“Isn’t that beautiful?” Edmands asked the class.


jhawkinsf 6 years ago

The only correction I might add is that of Germany's "invasion" of Austria. It's hard to call it an invasion when no shots are fired the people are waving Nazi flags and cheering wildly.

pace 6 years ago

You are welcome to your view, I appreciate her view a bit more. While you are correct that some cheered, you are incorrect that it was not an invasion. This is a good reason it is so important that real witnesses of history are heard. Thanks to this woman who gives her time and shares the painful past with the students and with us. I respect her voice.

jhawkinsf 6 years ago

I did not mean to dispute anything about this woman's story. I was just suggesting that Germany's invasion was non-violent, not something we usually associate with the word invasion. It was more like a unification of two peoples who share a lot of history, language, culture.

ktbob1954 6 years ago

You need to re-read your history books. The "invasion" of Austria was ANYTHING but non-violent. Most of the photos and film footage you see is staged. There was much violence, intimidation, fear, and FORCE to Germany's "invasion" of Austria. There was no choice given to anyone living in complied, or you were killed or deported to death camps, end of options.

pace 6 years ago

That is consistent with the versions I read.

jhawkinsf 6 years ago

Everything I've read and seen suggest that Austrian threw flowers at the invading Germans. They enthusiastically welcomed the Nazis as they entered. Perhaps they didn't fight because they were afraid of Germany's might. But whatever the reason, they didn't fight. They cheered. To use the same word, "invasion" to describe that event and say, Germany's invasion of Poland is to distort reality. BTW - This was Germany's first military adventure of what would become WW II. Austria may have feared Germany, but it's difficult to understand why. Germany's might would have been unknown and a look back revealed a clumsy and uncoordinated invasion. The reason it took only hours was because there was no resistance.

pace 6 years ago

Try reading history books instead of watching "Sound of Music" I find your remarks so disrespectful they make me sick. Again, you are welcome to your opinion,.

jhawkinsf 6 years ago

Just curious, but who is being disrespected by my remark and why. Just to refresh my memory, I glanced at Wikipedia and they very much agreed with my position.

pace 6 years ago

I appreciated the woman's story, You felt the need to correct her version. Your version did not correspond to my reading of history, but it did correspond to a singular view of the events. You are welcome to your opinion. You have the right to insist that your correction of her version is right. I have no idea what the lady would say, she is from the place and from the time, was there. She might or might not agree with you in general or in specific. What are you after? That she was wrong and you were right?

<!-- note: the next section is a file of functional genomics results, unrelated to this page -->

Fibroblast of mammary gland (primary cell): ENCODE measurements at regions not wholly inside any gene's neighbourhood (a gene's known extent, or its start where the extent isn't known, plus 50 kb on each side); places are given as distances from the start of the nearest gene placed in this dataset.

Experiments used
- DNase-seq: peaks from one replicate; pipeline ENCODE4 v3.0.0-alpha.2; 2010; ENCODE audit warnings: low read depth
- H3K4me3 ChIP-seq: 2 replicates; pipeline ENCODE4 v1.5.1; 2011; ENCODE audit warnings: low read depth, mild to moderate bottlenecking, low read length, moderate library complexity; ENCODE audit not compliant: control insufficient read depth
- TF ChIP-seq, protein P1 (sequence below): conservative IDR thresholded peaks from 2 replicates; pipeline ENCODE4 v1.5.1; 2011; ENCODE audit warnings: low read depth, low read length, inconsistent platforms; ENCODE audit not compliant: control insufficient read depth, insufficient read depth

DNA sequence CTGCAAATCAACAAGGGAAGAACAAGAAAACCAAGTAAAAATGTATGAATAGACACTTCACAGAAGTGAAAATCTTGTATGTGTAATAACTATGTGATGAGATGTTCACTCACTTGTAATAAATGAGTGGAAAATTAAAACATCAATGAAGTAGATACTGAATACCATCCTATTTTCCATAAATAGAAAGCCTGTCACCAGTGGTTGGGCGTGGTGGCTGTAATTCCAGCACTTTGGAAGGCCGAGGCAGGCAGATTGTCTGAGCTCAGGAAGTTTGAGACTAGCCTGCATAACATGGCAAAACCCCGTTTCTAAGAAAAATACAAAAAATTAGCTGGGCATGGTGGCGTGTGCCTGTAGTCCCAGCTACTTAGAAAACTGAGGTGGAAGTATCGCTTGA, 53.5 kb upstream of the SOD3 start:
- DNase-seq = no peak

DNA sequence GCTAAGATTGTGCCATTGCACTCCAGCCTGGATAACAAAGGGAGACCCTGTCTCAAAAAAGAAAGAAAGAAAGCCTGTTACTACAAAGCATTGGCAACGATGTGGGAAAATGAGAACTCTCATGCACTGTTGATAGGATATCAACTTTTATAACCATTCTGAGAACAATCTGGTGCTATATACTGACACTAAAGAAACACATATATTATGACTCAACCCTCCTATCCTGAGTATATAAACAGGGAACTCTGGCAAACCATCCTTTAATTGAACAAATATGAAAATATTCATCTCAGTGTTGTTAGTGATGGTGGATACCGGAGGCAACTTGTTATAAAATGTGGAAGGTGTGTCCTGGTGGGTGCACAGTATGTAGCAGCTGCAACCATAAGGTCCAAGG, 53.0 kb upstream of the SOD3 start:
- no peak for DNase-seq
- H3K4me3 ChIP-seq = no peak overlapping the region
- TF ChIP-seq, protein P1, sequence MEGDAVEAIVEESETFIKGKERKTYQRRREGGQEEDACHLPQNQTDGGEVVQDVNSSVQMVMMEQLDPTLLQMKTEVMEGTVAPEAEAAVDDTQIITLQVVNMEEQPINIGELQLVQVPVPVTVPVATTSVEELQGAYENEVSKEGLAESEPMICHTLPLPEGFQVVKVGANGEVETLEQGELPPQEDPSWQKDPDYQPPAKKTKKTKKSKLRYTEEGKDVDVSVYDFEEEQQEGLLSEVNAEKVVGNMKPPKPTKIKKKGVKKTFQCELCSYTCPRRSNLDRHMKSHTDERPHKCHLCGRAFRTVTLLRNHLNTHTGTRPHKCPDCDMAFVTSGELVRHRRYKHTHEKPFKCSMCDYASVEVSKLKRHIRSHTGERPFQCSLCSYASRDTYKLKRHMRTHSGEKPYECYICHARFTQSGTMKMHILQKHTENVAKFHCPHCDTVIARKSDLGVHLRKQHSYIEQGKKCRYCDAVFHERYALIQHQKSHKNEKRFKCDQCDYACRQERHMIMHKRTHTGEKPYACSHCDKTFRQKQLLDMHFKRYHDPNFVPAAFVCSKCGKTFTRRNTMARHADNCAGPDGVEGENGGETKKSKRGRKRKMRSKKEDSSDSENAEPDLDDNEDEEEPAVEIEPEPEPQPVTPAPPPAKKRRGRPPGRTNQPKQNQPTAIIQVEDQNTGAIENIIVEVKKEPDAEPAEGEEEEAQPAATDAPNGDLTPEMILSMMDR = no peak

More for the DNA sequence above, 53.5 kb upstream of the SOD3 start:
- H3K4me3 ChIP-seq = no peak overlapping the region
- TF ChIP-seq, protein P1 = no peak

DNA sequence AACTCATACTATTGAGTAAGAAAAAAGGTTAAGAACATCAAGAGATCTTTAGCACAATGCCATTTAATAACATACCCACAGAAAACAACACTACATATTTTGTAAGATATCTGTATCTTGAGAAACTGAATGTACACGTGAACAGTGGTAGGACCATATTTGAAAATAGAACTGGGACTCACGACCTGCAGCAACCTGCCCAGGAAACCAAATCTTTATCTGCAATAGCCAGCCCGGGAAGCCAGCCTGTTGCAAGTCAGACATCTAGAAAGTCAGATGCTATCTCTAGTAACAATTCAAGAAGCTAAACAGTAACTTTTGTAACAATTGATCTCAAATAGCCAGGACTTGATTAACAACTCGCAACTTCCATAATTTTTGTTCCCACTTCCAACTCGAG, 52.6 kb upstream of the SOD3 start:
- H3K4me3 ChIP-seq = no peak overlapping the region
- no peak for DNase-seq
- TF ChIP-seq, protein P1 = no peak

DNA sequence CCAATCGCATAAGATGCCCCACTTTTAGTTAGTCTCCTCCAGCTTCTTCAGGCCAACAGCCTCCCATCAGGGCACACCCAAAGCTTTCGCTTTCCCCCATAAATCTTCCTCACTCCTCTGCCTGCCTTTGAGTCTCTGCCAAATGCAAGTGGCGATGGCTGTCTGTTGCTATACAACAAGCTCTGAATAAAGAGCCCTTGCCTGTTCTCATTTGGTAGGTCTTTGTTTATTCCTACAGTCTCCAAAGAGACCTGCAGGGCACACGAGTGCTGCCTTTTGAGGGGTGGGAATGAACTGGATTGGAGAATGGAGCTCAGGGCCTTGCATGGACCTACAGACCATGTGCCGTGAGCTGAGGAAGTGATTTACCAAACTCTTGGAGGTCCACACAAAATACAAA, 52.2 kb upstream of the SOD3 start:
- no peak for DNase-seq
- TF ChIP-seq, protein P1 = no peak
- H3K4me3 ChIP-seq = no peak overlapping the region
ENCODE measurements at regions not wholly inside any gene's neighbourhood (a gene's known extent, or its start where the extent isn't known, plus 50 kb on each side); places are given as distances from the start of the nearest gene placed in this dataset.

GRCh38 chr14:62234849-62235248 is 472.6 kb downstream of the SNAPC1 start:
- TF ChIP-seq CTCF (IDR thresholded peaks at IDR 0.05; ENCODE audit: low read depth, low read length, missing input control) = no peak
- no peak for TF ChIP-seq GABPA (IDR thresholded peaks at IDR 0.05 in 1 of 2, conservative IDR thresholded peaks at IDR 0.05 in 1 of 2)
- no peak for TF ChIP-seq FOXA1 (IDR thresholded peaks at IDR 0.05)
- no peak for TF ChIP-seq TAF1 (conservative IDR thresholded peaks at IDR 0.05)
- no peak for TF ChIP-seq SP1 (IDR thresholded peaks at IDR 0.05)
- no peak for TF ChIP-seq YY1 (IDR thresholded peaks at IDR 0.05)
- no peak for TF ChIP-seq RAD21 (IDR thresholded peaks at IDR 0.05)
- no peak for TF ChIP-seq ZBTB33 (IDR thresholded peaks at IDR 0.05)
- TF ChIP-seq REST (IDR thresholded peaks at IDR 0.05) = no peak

pace 6 years ago

If anyone is foolish enough to read this exchange, at no point did I mean that Austria had a large armed resistance when they were invaded. The Nazis had many sympathizers and there was a strong Austrian Nazi political party. From wikipedia "Hitler's forces worked to suppress any opposition. Before the first German soldier crossed the border, Heinrich Himmler and a few SS officers landed in Vienna to arrest prominent representatives of the First Republic, such as Richard Schmitz, Leopold Figl, Friedrich Hillegeist and Franz Olah. During the few weeks between the Anschluss and the plebiscite, authorities rounded up Social Democrats, Communists and other potential political dissenters, as well as Jews, and imprisoned them or sent them to concentration camps. Within only a few days of 12 March, 70,000 people had been arrested."

nbaumann 6 years ago

Another excellent resource for learning about the Holocaust is the book Storming the Tulips, written by a Holocaust survivor who went to school with Anne Frank. Storming the Tulips is an intimate encounter with history, as told by twenty former students of the 1st Montessori School in Amsterdam. They were children—contemporaries of Anne Frank—and this book is a companion to her Diary of a Young Girl. While Anne’s story describes her sequestered life in the Annex, Storming the Tulips reveals what children on the outside endured—on the streets, in hiding, and in the concentration camps. Their friends disappeared. Their parents sent them away. They were herded on trains and sent to death camps. They joined the Nazi youth. They hid Jews. They lost their families. They picked the pockets of the dead. They escaped. They dodged bullets. They lived in terror. They starved. They froze. They ate tulip bulbs. They witnessed a massacre. They collected shrapnel. And finally, they welcomed the Liberation. Some lost their families, most lost their homes, but they all lost their innocence as they fought to survive in a world gone mad.

FlintlockRifle 6 years ago